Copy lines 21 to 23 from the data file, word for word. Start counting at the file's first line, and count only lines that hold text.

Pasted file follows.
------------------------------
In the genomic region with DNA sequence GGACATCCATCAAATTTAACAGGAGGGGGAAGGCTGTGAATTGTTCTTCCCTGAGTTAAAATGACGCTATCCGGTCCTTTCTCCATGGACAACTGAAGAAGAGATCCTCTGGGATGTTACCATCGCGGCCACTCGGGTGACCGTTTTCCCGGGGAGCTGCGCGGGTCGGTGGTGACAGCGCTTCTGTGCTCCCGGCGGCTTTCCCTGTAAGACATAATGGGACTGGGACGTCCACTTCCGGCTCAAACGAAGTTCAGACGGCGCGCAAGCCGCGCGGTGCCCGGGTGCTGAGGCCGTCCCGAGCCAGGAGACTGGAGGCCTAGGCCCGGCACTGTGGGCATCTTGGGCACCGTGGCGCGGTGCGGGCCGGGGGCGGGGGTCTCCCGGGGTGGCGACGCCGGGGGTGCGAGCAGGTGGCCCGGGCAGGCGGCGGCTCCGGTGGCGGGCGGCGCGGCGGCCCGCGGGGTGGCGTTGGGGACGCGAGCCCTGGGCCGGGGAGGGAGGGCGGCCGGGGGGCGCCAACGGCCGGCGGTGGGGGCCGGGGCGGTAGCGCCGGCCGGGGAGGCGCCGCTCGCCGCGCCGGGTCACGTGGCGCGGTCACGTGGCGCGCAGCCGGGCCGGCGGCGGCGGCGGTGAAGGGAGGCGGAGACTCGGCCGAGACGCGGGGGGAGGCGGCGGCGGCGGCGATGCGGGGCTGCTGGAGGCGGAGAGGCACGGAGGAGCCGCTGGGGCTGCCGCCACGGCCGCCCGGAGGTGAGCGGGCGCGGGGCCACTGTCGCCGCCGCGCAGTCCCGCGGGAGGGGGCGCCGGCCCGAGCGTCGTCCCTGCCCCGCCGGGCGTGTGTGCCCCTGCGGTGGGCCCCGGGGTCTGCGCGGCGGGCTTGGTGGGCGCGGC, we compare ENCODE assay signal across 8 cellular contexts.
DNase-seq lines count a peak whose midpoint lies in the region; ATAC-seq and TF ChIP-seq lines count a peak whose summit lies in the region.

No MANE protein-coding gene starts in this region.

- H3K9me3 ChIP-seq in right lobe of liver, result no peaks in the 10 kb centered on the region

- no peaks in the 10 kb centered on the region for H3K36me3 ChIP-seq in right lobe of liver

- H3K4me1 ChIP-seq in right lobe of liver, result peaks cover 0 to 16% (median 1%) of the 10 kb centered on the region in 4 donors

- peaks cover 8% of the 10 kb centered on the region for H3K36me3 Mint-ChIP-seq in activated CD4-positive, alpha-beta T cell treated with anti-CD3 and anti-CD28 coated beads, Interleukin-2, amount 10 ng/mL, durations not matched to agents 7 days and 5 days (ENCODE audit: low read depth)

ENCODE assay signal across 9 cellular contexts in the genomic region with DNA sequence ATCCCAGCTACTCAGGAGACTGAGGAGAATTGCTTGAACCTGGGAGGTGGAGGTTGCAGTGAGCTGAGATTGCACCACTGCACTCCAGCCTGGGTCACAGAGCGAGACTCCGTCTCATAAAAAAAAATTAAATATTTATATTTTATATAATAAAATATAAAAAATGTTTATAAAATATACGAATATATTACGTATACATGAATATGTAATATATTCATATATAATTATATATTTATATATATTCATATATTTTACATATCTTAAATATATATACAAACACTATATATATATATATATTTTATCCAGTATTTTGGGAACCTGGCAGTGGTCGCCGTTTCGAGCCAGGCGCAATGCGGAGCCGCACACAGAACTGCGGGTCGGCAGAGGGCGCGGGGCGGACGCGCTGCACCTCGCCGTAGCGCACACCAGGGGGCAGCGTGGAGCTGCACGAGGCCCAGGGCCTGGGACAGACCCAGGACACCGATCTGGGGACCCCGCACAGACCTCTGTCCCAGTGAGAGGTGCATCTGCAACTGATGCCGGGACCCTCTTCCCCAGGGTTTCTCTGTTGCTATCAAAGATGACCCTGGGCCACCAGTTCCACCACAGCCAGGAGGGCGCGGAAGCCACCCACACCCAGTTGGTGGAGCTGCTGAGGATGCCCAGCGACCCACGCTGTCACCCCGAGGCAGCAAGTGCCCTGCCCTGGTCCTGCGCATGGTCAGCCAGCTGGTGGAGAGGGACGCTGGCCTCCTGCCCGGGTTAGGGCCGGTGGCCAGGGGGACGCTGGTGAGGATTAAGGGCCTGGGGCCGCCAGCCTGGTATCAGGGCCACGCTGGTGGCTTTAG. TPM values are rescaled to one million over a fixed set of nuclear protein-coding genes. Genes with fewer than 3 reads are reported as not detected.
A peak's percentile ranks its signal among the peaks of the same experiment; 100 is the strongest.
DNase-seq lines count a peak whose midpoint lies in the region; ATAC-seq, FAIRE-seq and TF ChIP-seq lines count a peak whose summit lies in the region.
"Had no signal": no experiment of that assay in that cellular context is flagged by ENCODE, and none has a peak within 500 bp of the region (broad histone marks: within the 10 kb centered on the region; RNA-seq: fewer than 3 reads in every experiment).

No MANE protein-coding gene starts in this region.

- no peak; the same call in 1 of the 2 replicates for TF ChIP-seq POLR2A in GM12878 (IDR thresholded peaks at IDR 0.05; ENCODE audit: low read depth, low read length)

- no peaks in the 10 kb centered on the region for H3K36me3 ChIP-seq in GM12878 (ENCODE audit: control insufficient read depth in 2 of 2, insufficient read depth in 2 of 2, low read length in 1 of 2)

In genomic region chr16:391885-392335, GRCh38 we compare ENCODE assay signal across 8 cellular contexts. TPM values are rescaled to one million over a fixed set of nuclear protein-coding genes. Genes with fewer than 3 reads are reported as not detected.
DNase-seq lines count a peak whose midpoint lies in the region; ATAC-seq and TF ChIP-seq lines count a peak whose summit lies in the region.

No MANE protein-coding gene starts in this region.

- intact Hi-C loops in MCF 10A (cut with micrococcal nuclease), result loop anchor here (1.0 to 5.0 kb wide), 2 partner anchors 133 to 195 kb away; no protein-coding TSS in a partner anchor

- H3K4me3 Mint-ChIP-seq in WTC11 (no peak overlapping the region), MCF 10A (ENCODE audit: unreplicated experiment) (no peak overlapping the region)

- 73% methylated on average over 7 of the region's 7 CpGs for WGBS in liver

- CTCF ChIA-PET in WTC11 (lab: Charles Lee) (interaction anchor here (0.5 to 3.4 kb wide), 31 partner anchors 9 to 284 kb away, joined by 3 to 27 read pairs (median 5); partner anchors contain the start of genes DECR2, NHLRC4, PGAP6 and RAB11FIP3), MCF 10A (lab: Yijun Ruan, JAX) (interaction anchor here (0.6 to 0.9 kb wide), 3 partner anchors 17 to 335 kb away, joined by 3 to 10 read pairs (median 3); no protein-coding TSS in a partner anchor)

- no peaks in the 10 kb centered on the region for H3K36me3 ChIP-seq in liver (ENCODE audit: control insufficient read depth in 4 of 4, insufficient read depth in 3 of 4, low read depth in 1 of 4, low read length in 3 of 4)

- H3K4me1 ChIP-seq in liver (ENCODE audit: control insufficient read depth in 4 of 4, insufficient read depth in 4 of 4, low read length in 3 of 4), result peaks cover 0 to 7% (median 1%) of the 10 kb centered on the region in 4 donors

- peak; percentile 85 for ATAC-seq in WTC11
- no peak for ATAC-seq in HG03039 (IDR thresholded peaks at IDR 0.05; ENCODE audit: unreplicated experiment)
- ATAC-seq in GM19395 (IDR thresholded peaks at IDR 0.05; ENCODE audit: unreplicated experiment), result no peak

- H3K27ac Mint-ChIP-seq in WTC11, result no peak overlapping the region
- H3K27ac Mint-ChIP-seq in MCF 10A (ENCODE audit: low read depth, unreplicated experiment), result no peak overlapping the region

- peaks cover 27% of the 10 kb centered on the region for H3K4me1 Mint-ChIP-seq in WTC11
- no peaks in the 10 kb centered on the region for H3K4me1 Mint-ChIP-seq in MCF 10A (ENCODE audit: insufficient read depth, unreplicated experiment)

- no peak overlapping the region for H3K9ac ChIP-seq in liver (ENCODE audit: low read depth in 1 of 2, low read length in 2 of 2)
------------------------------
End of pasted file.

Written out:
- CTCF ChIA-PET in WTC11 (lab: Charles Lee) (interaction anchor here (0.5 to 3.4 kb wide), 31 partner anchors 9 to 284 kb away, joined by 3 to 27 read pairs (median 5); partner anchors contain the start of genes DECR2, NHLRC4, PGAP6 and RAB11FIP3), MCF 10A (lab: Yijun Ruan, JAX) (interaction anchor here (0.6 to 0.9 kb wide), 3 partner anchors 17 to 335 kb away, joined by 3 to 10 read pairs (median 3); no protein-coding TSS in a partner anchor)

- no peaks in the 10 kb centered on the region for H3K36me3 ChIP-seq in liver (ENCODE audit: control insufficient read depth in 4 of 4, insufficient read depth in 3 of 4, low read depth in 1 of 4, low read length in 3 of 4)

- H3K4me1 ChIP-seq in liver (ENCODE audit: control insufficient read depth in 4 of 4, insufficient read depth in 4 of 4, low read length in 3 of 4), result peaks cover 0 to 7% (median 1%) of the 10 kb centered on the region in 4 donors